Remote Learning – Student Perspective: Good Habits & Bad Habits

As we near the one month mark of school closures in the United States, teachers, parents, and students are adjusting to the routine of distance learning, for better or for worse. Many opportunities and challenges from in-person learning are still present, and even amplified, in remote learning.

In this installment of  Real-Life Experiences with Remote Learning, our middle school journalist describes some of the good and bad habits that are a part of her remote learning experience.

I started off the day the same way we start every day now, with an email from my teachers with the schedule and instructions to sign in on Google Classroom. I had a video call for my first class and the teachers gave us instructions to work in small groups. When we were in the small groups, my group was fighting a lot. We were all unclear about the instructions, which is something that happens a lot because the teachers phrase things so loosely.  

While this sounds a bit hectic, there are some good things going on. The routine for how to start each day is clearly established, and everyone understands how to get an assignment and break into groups to get to work. That’s great! Using technology in a way that all students can access is crucial.

The challenge of understanding directions, which led to an argument, is less stellar. Helping students understand the directions is always one of the biggest challenges in teaching, so make sure they have a clear way to ask for help.

In math, the teacher just gave us a page in our textbook to work on. It was easy because it was something we had learned in class before we started remote schooling. But there was one part that one other kid and I didn’t understand, and I needed help to figure it out. The teacher set up a piece of paper under his camera so we could see him work on the math. But whenever someone else spoke, I couldn’t see the teacher’s camera anymore so I couldn’t see the math. He tried to help me fix it, but it didn’t help.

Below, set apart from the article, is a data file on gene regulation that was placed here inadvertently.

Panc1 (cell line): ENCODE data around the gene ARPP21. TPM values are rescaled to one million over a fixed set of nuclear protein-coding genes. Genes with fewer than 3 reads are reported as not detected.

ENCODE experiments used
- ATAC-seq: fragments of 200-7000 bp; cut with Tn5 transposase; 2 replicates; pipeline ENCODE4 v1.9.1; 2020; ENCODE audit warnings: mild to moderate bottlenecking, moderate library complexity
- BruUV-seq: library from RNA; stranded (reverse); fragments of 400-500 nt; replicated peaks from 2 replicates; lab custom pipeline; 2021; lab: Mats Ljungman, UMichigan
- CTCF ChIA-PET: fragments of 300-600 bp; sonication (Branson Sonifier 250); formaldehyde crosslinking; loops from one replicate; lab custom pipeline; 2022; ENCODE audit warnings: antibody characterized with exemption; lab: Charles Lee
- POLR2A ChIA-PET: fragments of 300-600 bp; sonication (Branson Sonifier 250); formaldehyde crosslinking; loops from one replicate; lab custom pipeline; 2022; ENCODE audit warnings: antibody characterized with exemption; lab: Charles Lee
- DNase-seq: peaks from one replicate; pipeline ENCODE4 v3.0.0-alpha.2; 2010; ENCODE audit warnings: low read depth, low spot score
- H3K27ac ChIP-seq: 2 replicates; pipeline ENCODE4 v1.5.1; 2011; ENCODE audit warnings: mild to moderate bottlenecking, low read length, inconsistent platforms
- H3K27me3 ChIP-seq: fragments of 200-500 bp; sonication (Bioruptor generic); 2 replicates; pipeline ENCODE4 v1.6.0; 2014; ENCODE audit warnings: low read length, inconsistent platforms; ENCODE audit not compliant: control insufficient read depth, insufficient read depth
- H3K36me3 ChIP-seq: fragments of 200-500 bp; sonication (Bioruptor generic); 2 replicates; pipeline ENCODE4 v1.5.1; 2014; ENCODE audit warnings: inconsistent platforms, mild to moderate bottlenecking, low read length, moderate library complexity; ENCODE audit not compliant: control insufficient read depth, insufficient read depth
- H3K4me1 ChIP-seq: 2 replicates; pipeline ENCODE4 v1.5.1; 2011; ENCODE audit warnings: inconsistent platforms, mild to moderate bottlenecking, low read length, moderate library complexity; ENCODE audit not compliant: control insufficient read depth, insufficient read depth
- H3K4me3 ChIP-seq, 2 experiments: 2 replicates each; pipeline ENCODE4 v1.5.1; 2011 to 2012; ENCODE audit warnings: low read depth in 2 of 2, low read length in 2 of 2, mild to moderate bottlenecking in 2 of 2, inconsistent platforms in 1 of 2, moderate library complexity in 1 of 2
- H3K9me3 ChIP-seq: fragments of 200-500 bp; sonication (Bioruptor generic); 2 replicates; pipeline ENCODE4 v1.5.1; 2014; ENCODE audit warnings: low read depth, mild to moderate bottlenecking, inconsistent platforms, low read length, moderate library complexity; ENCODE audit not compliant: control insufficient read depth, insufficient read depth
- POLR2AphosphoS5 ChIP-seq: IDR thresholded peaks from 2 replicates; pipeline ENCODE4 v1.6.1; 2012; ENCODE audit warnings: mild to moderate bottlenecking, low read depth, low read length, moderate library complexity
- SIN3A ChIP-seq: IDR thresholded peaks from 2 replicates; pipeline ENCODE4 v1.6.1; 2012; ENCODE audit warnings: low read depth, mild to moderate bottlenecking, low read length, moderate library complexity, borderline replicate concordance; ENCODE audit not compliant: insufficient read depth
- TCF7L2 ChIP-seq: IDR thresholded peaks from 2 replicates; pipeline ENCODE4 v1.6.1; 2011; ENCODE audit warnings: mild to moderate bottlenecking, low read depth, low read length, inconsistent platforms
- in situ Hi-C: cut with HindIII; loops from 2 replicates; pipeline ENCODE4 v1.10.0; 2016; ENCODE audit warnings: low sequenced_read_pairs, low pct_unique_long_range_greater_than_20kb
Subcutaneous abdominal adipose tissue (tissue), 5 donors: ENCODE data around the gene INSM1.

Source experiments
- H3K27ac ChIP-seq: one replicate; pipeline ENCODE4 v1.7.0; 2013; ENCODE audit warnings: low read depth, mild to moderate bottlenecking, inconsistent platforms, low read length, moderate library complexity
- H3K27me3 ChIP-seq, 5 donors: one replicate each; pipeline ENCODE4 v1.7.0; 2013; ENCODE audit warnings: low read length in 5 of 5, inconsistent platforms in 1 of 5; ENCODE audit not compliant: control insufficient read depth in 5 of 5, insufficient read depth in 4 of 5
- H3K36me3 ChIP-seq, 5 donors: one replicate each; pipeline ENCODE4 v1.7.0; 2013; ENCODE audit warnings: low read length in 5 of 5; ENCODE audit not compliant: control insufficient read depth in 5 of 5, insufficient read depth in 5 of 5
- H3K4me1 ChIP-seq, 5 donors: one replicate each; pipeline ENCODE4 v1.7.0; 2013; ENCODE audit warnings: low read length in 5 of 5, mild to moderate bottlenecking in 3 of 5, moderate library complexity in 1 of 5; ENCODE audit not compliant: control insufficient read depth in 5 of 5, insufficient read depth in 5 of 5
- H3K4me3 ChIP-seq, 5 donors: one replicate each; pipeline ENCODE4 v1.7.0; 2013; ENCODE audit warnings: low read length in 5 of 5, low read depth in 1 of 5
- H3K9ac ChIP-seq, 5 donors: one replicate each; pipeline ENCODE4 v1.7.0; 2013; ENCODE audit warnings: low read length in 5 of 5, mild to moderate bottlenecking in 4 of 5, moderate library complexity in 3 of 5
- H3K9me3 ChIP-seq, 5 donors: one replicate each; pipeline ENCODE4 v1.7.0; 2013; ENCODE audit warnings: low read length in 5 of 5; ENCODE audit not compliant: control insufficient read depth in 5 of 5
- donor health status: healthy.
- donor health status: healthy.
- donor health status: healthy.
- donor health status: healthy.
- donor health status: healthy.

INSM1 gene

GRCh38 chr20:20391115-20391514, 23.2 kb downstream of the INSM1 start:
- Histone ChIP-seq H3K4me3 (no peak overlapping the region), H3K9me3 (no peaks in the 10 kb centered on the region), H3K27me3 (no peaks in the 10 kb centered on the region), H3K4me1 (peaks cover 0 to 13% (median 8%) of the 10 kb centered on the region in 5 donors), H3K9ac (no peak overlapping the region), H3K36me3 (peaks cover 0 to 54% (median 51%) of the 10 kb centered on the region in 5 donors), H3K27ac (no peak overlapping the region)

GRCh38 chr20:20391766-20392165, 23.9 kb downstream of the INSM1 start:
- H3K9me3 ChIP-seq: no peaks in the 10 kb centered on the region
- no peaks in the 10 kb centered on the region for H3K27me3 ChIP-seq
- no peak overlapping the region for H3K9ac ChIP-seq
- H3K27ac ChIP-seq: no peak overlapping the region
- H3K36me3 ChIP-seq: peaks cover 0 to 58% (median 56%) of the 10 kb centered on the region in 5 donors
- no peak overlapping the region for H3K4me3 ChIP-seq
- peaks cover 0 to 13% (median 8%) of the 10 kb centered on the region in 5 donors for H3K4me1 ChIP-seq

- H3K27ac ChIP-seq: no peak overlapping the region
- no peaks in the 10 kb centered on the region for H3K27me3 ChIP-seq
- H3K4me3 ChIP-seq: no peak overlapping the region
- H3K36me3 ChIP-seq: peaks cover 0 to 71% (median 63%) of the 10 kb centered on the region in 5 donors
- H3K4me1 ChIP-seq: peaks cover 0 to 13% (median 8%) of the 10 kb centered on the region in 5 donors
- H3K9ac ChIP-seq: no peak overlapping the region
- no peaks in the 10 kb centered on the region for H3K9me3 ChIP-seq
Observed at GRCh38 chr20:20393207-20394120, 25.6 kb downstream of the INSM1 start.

One unfortunate refrain we’re hearing a lot is, “We aren’t learning anything new.” Learning new things is what makes education engaging for students. Paired with another common challenge, ubiquitous tech problems, this math class was a recipe for frustration.

My next class started on a call discussing the book we’re reading. It might just be this particular teacher or the kids in the class, but the discussion was stale, no one else was saying anything useful. It was being dragged on like a conversation between me and the teacher and there weren’t any ideas flowing.

And then there’s the struggle to make online discussion engaging. A dull discussion is a risk in any class, but the online format presents additional challenges. Giving students clear expectations on engagement, paired with strategies for how to engage, can help them contribute to discussions.

  • Michael Greschler, M.Ed., SMARTS Director

This post is part of our Real-Life Experiences with Remote Learning series.